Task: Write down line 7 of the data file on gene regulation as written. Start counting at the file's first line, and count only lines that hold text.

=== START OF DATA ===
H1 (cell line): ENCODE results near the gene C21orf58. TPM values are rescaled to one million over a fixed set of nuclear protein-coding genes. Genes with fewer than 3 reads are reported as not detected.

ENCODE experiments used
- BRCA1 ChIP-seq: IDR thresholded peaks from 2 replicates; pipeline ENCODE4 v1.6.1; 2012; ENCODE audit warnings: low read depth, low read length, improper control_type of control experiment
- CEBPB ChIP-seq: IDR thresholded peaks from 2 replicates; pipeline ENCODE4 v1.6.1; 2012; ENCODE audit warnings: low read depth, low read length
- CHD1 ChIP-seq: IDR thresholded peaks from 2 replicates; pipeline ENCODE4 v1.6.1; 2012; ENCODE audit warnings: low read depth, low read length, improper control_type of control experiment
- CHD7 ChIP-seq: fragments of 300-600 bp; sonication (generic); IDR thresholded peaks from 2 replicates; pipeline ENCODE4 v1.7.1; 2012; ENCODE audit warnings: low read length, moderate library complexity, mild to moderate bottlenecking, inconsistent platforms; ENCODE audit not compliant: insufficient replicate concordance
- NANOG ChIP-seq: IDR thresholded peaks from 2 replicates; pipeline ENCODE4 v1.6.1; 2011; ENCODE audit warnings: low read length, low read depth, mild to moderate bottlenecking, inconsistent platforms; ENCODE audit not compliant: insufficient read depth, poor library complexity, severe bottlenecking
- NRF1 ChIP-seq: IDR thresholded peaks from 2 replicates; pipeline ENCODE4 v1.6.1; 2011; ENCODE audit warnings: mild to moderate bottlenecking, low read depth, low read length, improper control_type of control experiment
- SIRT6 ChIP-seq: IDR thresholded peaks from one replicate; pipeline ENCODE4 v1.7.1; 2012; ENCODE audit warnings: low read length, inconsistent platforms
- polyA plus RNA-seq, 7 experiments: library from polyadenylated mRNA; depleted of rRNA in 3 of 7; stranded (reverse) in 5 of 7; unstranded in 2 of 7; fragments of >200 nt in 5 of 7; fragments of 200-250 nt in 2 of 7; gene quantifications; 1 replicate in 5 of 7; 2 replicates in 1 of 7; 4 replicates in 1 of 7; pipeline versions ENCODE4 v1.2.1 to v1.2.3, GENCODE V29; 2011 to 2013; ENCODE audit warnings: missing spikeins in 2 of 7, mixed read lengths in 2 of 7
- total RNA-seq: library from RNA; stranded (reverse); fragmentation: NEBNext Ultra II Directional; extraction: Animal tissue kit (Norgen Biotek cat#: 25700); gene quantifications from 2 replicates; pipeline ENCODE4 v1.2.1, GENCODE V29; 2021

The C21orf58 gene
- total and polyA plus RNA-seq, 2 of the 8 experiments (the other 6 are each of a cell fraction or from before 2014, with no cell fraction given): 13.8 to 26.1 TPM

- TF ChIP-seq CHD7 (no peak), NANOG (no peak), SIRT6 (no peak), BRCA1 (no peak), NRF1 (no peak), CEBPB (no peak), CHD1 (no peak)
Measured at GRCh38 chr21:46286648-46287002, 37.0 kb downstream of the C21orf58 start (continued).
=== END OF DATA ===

- NANOG ChIP-seq: IDR thresholded peaks from 2 replicates; pipeline ENCODE4 v1.6.1; 2011; ENCODE audit warnings: low read length, low read depth, mild to moderate bottlenecking, inconsistent platforms; ENCODE audit not compliant: insufficient read depth, poor library complexity, severe bottlenecking